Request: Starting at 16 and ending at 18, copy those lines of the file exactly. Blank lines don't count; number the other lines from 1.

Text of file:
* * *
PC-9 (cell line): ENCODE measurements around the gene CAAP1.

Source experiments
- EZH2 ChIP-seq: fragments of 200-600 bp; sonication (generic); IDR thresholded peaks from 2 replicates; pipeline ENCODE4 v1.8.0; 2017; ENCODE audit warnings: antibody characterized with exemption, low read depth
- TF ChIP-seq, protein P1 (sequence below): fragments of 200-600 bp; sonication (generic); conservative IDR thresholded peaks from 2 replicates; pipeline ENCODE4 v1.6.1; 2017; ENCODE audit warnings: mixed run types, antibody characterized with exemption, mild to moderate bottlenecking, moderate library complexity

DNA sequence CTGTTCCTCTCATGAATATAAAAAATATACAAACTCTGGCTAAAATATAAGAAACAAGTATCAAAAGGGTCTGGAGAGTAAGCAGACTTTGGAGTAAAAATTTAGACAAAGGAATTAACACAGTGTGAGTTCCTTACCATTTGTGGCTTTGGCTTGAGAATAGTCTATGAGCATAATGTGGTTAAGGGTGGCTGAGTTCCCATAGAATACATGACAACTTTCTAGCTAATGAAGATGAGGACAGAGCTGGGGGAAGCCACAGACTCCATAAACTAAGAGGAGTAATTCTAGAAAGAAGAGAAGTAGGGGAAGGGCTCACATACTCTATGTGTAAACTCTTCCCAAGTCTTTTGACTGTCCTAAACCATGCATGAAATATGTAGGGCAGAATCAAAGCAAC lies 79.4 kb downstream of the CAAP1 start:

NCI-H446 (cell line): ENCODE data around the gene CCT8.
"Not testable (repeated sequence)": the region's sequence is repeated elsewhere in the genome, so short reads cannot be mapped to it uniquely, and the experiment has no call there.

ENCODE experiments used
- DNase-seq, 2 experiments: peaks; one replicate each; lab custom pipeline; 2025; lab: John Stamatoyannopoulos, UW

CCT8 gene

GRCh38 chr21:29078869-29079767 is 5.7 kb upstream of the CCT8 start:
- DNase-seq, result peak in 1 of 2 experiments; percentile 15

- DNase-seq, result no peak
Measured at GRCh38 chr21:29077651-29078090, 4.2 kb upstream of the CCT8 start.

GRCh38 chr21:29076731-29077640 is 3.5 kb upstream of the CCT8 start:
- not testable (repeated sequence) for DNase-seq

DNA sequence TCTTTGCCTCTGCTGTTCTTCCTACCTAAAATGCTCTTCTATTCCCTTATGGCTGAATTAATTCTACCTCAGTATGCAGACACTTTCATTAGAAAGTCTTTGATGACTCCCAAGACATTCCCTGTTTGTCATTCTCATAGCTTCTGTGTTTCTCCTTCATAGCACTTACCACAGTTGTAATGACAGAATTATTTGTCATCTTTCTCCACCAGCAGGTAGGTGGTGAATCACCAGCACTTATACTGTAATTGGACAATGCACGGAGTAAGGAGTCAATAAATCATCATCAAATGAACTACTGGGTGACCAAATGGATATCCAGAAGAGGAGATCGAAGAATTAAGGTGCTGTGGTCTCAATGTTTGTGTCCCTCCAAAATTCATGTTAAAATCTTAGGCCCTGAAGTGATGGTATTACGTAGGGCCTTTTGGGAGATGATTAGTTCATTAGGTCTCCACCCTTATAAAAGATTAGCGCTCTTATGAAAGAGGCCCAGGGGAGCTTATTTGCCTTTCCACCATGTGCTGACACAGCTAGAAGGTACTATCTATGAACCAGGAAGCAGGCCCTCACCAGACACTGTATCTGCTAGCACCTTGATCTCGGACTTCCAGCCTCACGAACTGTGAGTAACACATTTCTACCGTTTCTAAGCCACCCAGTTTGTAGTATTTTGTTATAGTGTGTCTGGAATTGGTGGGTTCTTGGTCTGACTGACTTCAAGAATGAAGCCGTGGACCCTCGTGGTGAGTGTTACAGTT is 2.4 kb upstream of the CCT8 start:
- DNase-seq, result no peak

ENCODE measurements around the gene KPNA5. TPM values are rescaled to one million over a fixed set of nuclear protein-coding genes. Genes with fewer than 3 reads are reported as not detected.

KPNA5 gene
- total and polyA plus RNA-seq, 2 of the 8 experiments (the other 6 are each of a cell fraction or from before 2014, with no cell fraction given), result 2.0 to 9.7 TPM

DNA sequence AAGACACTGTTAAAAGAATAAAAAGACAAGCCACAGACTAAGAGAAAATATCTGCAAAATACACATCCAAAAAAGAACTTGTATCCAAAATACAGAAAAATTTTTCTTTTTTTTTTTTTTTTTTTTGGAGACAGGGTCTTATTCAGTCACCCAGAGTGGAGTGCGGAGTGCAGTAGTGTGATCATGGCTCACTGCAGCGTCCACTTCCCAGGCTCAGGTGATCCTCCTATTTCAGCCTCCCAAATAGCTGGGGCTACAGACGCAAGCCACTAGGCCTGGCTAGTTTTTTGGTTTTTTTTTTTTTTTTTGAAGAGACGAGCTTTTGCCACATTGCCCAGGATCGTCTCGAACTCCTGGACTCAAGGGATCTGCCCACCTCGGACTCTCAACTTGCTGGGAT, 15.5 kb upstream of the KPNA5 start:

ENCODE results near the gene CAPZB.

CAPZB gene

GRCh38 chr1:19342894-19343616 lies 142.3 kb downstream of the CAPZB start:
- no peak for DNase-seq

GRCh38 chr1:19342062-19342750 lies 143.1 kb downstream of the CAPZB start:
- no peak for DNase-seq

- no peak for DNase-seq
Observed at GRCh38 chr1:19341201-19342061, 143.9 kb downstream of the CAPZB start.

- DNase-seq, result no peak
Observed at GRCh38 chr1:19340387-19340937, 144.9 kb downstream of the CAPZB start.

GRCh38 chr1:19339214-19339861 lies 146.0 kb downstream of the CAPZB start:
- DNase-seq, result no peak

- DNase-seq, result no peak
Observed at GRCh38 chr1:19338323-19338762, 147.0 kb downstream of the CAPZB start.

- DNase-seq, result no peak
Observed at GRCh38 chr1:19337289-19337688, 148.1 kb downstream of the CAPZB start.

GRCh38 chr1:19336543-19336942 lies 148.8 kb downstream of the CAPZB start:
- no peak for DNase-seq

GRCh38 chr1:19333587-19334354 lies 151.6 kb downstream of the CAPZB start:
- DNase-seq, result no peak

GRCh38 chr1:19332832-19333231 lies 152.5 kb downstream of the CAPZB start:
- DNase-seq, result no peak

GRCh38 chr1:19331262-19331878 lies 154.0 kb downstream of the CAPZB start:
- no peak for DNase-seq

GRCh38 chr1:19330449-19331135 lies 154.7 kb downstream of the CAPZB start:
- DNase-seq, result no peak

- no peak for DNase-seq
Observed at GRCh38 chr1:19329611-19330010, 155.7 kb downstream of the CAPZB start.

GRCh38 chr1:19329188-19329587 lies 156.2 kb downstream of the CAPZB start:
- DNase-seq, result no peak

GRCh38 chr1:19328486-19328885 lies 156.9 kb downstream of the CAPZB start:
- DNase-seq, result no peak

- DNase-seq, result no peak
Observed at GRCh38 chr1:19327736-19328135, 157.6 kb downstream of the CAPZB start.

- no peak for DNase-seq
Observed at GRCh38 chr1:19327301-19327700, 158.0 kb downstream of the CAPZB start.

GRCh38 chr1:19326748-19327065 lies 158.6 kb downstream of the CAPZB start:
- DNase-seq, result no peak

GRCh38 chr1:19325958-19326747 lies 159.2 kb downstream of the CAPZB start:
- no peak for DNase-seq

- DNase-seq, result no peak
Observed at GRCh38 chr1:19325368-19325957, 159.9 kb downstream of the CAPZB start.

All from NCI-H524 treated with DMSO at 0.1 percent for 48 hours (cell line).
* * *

- not testable (repeated sequence) for DNase-seq

DNA sequence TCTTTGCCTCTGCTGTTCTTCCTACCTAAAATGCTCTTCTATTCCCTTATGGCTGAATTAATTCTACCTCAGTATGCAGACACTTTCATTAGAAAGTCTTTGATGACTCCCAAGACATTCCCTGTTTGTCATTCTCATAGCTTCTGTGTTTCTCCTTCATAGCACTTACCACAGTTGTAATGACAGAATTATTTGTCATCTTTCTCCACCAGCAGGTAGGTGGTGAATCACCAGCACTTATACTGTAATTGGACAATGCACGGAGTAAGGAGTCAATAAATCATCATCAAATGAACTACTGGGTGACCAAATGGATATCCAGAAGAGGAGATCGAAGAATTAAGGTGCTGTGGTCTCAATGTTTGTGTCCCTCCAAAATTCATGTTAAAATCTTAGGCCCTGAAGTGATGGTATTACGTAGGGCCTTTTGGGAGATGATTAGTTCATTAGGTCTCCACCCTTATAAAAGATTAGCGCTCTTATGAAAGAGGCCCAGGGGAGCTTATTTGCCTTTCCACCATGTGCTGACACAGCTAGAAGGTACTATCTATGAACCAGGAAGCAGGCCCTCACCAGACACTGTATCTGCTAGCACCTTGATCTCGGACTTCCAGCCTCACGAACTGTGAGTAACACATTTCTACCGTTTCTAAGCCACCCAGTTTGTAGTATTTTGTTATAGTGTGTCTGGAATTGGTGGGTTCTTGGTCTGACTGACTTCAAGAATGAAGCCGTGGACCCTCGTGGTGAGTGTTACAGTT is 2.4 kb upstream of the CCT8 start:
- DNase-seq, result no peak